Tuesday, February 9, 2010

A Riff on Playing Music for a Living

Here in the U.S., one has to wonder about the future of music schools and conservatories with tuition rates of $20,000 a year, when available jobs are dwindling. Many orchestras are in severe crisis now, with large deficits and no apparent way to make them up. And orchestras are traditionally the largest source of employment in the private sector for classical musicians. The decline of the orchestra in the U.S. has to eventually impact opportunities for musicians in the education system. Yet, people in positions of authority seem pretty much oblivious.

This is not just restricted to classical music. One could throw in jazz, as well, where opportunities are even more scarce. It's sad to see people who regularly played with Coltrane and Miles Davis living in rent-by-the month hotels as they struggle with the difficulties of age. Yet I know such people, who made much more thirty years ago than now. We are throwing away our history and cultural legacy.

Music schools have the standard jazz studies department, but who goes into fields such as these, when the opportunities to make money are limited and dwindling ? More and more it's exclusively children of the rich, who know they will be taken care of if things don't work out. But you're not going to get much vitality in an art that way.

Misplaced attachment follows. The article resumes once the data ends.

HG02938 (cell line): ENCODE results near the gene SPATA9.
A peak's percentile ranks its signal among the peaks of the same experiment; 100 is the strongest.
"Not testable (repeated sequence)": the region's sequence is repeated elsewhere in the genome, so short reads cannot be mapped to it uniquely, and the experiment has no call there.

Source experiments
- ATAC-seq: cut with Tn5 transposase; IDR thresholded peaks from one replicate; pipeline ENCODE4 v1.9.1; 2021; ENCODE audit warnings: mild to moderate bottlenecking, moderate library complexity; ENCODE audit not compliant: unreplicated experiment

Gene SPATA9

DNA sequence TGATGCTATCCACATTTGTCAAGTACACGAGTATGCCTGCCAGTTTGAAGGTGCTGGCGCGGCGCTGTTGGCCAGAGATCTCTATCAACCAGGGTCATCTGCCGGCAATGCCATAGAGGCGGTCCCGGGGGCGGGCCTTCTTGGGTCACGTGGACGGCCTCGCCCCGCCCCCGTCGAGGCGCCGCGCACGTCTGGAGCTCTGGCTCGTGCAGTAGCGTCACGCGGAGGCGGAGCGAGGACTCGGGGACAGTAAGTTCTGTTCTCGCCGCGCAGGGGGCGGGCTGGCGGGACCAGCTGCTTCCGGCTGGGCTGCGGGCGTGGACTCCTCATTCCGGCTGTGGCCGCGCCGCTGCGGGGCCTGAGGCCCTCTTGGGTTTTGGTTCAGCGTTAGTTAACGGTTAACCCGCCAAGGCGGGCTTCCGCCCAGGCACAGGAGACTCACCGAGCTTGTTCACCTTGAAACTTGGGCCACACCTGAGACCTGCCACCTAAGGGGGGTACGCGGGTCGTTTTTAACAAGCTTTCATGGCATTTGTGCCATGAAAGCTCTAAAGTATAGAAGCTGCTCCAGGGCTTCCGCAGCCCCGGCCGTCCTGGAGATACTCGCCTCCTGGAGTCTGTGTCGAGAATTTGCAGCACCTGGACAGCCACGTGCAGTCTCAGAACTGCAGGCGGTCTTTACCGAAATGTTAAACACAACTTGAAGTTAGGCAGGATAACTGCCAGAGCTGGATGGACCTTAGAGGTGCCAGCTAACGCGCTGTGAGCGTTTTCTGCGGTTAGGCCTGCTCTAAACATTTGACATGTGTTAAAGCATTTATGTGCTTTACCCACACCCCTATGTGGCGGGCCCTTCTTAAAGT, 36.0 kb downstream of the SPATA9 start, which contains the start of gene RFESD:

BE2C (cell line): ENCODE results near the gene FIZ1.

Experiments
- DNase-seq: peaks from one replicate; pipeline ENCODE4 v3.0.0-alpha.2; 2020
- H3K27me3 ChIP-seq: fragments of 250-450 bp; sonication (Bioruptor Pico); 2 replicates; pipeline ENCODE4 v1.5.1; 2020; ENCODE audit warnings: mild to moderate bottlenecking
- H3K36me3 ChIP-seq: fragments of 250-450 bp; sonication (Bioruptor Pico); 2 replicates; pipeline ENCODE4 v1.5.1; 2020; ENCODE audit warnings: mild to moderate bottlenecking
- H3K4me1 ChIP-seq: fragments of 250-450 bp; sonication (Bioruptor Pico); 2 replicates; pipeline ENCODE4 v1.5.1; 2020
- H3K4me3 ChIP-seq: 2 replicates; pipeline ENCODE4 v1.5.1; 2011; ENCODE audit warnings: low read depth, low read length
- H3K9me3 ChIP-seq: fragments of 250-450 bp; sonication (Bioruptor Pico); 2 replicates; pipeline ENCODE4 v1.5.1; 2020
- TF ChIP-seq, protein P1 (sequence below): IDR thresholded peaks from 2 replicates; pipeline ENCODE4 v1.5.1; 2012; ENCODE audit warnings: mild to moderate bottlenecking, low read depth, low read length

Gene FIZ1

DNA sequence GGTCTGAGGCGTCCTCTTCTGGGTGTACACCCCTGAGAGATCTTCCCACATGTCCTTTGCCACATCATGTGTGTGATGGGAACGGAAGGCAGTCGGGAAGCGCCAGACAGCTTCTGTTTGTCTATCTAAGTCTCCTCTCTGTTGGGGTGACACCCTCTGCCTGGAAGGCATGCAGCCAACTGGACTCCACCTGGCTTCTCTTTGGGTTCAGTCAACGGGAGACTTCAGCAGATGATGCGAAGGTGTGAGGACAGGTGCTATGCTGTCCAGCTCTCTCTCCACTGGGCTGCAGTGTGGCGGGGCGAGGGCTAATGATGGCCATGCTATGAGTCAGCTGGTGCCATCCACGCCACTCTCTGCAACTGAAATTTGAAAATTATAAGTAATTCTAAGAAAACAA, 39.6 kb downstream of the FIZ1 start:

Musicians don't go into the field to get rich, but one has to survive. The field is demanding, and requires one's full attention to improve and succeed. You simply can not be a top flight musician and have a 'day job'. This can apply to any segment of music, not just the above mentioned categories of classical and jazz. As economies decline, so to do the arts. People feel the pinch and have to survive, even if it means limiting their artistic pursuits. The Renaissance was an economic as well as an artistic flowering. They go hand in hand.

Those who celebrate their ability to get free music are pretty much celebrating the destruction of another economic base, though of course no one is 'pure' in this regard. As with any situation, there are success stories, but the general drift in the music field over the last decades has been towards less : less live music opportunities and less money through recordings (with or without evil record companies). Comparing our world of copyrights with Mozart's world is ridiculous. There were no recordings in Mozart's time, so live music was needed. Restaurants couldn't re-run a CD all day as they can now.

Everything cannot be about promotion - giving something away for free for a future reward. There eventually has to be a pay off. Bills have to be paid, teeth have to be fixed, shelter provided for. If musicians can not get their basic needs met by playing music, many will move to other fields, and a whole lot of interesting ideas will never be heard.

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